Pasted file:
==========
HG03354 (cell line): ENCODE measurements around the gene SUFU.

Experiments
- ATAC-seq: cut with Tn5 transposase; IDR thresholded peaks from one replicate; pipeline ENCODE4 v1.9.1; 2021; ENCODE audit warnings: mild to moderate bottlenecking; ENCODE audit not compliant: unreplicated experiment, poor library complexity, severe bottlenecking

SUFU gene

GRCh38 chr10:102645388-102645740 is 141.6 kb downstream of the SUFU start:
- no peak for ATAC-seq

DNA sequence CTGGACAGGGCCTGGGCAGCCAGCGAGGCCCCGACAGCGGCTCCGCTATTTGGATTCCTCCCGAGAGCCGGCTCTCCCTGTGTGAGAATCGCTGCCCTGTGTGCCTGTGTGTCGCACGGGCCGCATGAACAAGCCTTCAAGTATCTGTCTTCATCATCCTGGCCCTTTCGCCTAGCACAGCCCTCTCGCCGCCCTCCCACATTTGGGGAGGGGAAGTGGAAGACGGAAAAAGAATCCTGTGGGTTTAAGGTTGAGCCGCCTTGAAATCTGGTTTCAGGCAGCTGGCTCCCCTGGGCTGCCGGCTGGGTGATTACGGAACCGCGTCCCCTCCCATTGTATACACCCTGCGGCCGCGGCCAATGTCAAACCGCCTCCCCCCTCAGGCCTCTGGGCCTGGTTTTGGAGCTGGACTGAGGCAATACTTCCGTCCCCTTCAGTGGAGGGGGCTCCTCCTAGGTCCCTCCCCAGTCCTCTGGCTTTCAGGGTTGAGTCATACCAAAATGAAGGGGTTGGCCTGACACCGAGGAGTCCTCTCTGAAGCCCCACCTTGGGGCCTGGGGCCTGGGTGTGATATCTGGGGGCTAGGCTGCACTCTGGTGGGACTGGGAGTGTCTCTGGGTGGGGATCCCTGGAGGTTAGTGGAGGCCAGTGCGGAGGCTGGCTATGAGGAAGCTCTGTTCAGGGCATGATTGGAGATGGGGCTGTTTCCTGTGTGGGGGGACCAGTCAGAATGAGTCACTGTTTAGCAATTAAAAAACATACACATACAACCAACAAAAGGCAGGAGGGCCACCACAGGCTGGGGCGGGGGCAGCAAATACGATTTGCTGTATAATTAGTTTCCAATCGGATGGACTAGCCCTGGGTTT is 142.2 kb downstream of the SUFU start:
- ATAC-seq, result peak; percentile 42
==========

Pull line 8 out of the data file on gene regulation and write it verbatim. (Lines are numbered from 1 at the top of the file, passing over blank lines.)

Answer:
- ATAC-seq, result peak; percentile 42